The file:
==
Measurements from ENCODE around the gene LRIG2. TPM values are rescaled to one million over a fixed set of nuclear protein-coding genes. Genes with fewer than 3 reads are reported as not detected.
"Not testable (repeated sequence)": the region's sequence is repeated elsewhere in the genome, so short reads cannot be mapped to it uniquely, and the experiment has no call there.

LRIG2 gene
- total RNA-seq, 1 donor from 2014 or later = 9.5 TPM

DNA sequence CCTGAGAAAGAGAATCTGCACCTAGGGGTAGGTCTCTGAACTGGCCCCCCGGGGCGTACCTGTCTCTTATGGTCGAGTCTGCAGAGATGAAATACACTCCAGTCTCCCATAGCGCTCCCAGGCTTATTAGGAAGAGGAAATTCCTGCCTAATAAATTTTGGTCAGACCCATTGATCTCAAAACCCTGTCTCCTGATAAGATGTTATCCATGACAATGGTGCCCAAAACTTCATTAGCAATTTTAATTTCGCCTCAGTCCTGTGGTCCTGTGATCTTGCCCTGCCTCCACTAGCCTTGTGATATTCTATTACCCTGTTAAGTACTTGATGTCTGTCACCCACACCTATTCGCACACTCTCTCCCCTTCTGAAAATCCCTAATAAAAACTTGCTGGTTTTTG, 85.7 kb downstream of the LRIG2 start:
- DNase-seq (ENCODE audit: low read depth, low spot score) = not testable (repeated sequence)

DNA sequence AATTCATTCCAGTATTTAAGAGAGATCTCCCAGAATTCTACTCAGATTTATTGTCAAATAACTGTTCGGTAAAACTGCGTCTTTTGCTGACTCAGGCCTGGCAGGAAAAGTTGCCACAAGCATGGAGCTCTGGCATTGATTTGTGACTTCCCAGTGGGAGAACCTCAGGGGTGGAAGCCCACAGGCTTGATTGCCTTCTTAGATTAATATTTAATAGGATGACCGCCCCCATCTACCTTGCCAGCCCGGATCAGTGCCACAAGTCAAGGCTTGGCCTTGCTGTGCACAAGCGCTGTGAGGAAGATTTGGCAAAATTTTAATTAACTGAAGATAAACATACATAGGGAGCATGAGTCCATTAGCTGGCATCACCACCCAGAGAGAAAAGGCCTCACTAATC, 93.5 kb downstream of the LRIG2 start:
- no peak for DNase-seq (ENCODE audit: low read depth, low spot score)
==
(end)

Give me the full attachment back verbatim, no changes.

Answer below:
Measurements from ENCODE around the gene LRIG2. TPM values are rescaled to one million over a fixed set of nuclear protein-coding genes. Genes with fewer than 3 reads are reported as not detected.
"Not testable (repeated sequence)": the region's sequence is repeated elsewhere in the genome, so short reads cannot be mapped to it uniquely, and the experiment has no call there.

LRIG2 gene
- total RNA-seq, 1 donor from 2014 or later = 9.5 TPM

DNA sequence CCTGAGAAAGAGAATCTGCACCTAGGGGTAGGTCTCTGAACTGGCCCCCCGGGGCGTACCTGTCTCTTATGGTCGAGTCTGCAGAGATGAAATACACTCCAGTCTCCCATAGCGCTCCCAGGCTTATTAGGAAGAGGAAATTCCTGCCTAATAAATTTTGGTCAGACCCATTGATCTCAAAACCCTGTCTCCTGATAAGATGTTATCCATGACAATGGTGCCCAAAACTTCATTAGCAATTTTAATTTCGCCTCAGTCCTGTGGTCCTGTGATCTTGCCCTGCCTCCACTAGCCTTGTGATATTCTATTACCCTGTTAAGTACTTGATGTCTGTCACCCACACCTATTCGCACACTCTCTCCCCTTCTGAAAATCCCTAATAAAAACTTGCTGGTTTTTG, 85.7 kb downstream of the LRIG2 start:
- DNase-seq (ENCODE audit: low read depth, low spot score) = not testable (repeated sequence)

DNA sequence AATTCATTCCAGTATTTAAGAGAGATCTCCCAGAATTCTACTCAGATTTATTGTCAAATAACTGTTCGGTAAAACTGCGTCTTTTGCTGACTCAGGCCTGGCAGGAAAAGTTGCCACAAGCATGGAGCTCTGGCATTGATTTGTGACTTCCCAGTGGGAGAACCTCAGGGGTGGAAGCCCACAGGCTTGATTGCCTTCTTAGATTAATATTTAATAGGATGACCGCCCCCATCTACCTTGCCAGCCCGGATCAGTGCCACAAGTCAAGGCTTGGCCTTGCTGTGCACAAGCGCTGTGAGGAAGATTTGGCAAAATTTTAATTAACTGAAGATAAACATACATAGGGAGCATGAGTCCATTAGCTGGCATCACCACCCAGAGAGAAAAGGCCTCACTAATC, 93.5 kb downstream of the LRIG2 start:
- no peak for DNase-seq (ENCODE audit: low read depth, low spot score)